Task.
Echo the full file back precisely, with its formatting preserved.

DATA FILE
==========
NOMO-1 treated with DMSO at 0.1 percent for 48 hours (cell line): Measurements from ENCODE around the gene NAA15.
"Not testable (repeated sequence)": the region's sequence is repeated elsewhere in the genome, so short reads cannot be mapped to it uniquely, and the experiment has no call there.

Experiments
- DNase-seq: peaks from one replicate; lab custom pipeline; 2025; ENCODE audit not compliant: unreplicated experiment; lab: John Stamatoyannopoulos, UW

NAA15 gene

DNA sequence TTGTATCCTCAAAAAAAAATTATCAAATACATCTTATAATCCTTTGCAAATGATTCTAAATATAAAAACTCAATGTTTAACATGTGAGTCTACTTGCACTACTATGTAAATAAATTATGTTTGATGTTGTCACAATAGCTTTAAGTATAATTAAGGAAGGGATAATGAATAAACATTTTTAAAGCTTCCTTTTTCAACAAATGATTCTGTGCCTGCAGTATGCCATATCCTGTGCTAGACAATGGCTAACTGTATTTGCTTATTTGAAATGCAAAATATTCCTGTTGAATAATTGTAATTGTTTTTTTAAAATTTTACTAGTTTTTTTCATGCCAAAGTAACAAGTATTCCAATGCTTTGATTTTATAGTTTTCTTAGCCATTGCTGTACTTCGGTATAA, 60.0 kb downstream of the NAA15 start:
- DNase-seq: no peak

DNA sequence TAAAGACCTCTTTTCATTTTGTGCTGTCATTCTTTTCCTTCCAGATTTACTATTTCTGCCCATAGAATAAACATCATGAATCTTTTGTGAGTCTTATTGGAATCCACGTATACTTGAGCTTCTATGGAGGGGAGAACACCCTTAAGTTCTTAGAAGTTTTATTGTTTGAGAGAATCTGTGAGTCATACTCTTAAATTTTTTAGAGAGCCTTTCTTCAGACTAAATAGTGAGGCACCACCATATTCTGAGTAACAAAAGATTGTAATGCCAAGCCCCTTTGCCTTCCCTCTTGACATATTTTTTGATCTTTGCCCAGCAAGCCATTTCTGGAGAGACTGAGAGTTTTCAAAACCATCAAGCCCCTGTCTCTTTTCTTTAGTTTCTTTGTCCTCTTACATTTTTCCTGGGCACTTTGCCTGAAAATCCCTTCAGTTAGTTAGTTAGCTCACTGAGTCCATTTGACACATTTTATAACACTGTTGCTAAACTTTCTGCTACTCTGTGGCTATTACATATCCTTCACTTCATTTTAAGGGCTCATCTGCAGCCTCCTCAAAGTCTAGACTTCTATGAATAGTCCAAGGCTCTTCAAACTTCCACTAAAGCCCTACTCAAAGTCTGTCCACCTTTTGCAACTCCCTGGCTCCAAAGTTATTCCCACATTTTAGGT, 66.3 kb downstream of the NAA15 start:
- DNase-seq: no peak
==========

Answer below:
NOMO-1 treated with DMSO at 0.1 percent for 48 hours (cell line): Measurements from ENCODE around the gene NAA15.
"Not testable (repeated sequence)": the region's sequence is repeated elsewhere in the genome, so short reads cannot be mapped to it uniquely, and the experiment has no call there.

Experiments
- DNase-seq: peaks from one replicate; lab custom pipeline; 2025; ENCODE audit not compliant: unreplicated experiment; lab: John Stamatoyannopoulos, UW

NAA15 gene

DNA sequence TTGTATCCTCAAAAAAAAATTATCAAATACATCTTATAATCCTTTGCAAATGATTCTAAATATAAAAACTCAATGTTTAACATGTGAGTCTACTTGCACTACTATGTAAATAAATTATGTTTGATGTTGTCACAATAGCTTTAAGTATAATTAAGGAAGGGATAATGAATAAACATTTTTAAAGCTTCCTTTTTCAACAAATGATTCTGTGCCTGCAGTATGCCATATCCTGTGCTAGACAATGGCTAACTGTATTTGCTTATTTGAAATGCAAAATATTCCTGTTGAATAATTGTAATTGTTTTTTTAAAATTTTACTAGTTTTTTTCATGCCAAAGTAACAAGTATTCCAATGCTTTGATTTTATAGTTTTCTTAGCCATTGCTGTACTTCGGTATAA, 60.0 kb downstream of the NAA15 start:
- DNase-seq: no peak

DNA sequence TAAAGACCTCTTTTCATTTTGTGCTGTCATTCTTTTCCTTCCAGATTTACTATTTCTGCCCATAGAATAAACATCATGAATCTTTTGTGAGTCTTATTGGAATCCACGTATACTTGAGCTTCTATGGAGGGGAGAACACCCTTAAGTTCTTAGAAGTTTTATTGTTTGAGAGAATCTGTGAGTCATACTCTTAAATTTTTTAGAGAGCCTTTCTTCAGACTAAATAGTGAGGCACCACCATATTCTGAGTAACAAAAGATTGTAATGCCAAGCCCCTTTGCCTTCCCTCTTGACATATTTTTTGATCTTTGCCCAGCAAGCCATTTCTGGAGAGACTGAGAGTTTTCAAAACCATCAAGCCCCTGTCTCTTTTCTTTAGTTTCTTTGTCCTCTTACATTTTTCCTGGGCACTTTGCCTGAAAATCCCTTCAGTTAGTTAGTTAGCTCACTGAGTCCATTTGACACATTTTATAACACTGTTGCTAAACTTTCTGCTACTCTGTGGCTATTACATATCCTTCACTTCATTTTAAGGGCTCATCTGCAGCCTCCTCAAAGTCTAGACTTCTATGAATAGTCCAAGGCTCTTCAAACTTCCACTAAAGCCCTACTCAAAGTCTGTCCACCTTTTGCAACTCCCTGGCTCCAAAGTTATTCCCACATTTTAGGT, 66.3 kb downstream of the NAA15 start:
- DNase-seq: no peak